EDITORIAL: White nationalists will not succeed at U.

Racist groups do not reflect true American values

Last Wednesday, another round of white nationalistic flyers was found on George Street. The flyers were directed at white Americans and urged them to fulfill their "civic duty" by reporting all "illegal aliens" to Immigrations and Customs Enforcement. While the suggestion to report people for being in this country illegally is in itself not necessarily racist, the last statement on the flyers read, “AMERICA IS A WHITE NATION,” and on the bottom left corner "bloodandsoil.org" was printed, which is a website for an organization called Patriot Front that advocates for today’s white nationalist movement. For context, white supremacists that rallied at the University of Virginia in August chanted the phrase, “blood and soil,” among other things, such as “Jews will not replace us.” Thus there is a clear connection between the group that posted these flyers here at Rutgers and those who took part in the alt-Right rally in Charlottesville. With that said, it is clear that these flyers were not only posted with the aim of urging Americans to do their civic duty but to promote the same unsettling voice of racism here at Rutgers that we saw on the campus of the University of Virginia. 

Patriot Front, as well as other radical groups who have posted flyers like this on campus — such as Identity Evropa and Vanguard America — aims to remodel the American identity to exclude non-white people and anyone whose views do not align with theirs. For example, Patriot Front’s manifesto says, “An African may have lived, worked and even been classed as a citizen in America for centuries, yet he is not American. He is, as he likely prefers to be labelled, an African in America. The same rule applies to others who are not of the founding stock of our people, or do not share the common unconscious that permeates throughout our greater civilization, and the European diaspora.” 

The aforementioned ideas are dangerous. The majority of our nation, through law and social deliberation, has established the fact that we treat people with respect and accept their views regardless of the color of their skin, their hereditary lineage or whether we agree with them. The U.S. is essentially an amazing experiment, allowing freedom of culture and ideology. While these groups claim to be the true Americans, they blatantly and openly reject our country and its current foundational and democratic values. They wish to combat social acceptance and complain about their ideologies being shunned, while at the same time they seek to impede upon the lives of others in the name of their own vision of how the country should look.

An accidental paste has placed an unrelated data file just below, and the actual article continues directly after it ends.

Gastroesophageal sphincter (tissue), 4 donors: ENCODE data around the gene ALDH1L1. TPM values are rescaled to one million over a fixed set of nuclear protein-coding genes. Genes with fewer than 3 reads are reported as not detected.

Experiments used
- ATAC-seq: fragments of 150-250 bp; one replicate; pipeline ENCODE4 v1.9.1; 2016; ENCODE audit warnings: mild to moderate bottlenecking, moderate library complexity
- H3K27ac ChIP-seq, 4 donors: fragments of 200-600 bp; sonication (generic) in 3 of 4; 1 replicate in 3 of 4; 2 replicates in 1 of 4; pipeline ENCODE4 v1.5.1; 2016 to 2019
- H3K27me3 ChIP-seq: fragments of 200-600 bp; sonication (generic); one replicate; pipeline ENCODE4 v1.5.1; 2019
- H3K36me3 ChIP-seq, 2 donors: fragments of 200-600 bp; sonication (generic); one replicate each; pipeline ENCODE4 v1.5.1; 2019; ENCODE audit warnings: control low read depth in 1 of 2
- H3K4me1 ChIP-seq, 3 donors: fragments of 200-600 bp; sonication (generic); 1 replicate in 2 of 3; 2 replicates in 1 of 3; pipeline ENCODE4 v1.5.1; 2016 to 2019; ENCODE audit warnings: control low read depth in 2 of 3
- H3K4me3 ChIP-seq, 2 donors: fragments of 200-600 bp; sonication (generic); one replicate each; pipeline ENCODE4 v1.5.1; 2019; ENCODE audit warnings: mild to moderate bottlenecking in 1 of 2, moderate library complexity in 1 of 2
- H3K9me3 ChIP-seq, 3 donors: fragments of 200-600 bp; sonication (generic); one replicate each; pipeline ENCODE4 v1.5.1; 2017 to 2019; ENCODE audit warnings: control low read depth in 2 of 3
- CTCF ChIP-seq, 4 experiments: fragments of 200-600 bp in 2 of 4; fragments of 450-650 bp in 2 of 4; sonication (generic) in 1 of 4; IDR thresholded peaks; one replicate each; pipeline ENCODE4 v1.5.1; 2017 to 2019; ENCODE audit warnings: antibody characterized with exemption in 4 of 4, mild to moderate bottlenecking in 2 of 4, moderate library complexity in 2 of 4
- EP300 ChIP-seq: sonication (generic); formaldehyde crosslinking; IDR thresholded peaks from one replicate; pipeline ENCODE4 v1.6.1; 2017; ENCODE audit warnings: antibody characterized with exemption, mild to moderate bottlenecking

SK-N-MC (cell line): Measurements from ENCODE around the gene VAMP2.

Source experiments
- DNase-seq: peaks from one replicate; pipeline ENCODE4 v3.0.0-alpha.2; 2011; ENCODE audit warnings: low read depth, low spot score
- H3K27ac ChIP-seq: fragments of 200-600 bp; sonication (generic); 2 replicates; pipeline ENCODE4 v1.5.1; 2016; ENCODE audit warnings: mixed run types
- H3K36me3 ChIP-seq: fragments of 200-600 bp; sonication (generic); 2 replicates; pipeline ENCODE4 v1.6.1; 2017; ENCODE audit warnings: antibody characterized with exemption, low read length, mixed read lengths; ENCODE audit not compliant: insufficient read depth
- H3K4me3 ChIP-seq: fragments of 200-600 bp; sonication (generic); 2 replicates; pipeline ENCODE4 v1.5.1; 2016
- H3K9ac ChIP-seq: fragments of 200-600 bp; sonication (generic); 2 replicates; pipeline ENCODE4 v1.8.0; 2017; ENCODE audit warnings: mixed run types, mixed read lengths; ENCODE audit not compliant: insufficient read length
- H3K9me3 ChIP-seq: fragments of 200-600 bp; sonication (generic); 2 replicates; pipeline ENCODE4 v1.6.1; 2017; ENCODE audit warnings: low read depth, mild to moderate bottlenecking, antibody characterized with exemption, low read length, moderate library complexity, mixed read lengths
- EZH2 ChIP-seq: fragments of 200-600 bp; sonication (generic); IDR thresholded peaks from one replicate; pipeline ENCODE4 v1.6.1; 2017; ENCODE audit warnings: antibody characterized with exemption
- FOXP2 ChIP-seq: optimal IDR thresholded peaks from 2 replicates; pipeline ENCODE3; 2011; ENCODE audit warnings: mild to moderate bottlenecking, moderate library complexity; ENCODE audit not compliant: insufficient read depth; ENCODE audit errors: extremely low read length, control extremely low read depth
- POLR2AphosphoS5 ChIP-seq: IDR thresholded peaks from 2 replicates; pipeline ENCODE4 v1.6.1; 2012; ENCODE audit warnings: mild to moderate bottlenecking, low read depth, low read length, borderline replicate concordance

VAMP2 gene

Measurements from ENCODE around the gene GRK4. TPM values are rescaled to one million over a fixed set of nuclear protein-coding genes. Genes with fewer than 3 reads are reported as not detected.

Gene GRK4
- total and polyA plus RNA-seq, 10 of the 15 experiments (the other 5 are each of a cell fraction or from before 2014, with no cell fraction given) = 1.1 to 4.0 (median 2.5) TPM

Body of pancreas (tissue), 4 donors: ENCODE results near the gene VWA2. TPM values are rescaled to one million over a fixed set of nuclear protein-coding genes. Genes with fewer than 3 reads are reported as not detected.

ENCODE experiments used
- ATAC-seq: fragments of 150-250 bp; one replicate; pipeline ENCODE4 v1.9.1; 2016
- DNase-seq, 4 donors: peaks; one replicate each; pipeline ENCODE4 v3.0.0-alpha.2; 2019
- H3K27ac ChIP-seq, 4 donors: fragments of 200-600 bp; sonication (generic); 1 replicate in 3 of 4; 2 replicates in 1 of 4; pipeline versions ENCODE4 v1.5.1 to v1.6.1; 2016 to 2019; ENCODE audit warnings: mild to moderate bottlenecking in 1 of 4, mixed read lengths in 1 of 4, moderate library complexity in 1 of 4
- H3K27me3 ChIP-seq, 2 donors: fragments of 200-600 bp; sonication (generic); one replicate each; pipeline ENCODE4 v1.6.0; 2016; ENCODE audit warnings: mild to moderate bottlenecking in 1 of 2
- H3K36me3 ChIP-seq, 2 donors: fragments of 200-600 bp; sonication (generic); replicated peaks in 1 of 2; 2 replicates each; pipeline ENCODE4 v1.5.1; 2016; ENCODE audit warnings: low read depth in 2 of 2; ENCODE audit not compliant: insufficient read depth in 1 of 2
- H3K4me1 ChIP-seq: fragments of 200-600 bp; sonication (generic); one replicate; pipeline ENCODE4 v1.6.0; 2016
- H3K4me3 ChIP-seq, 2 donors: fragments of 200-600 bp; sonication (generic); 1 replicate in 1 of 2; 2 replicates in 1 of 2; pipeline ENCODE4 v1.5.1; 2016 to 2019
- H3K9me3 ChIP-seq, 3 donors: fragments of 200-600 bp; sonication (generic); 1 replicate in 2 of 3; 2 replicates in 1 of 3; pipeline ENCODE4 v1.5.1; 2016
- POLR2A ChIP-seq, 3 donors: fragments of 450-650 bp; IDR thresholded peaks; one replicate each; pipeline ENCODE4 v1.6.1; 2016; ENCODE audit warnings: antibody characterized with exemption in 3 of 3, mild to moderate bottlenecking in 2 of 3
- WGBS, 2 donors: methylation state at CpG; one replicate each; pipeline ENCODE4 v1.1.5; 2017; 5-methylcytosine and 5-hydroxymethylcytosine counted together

The U.S. has well-formulated free speech laws that allow for productive conversation on topics that may offend certain groups. Even the racist ideologies of groups such as Patriot Front are vested with the right to share their views. But the answer to speech that we disagree with is more speech. The Rutgers community has seen multiple instances of discriminatory flyers being posted on University buildings, but it has failed to respond effectively. The Rutgers community should come out as one against these vicious and hateful ideologies, so as to reiterate to the groups that hold them that they are outnumbered. If it truly does disagree, the community must actively demonstrate that it rejects these groups’ xenophobic and racist views.

Here in the United States, and especially at Rutgers, we accept one another for our opinions and beliefs, and we embrace love and acceptance over fear and banishment. We’ve learned from the history of the past century what such cynical ideologies can lead to. We must come together as a community and vehemently reject hate. We must work to replace hate with logical discourse and productive conversation. 


The Daily Targum's editorials represent the views of the majority of the 149th editorial board. Columns, cartoons and letters do not necessarily reflect the views of the Targum Publishing Company or its staff.

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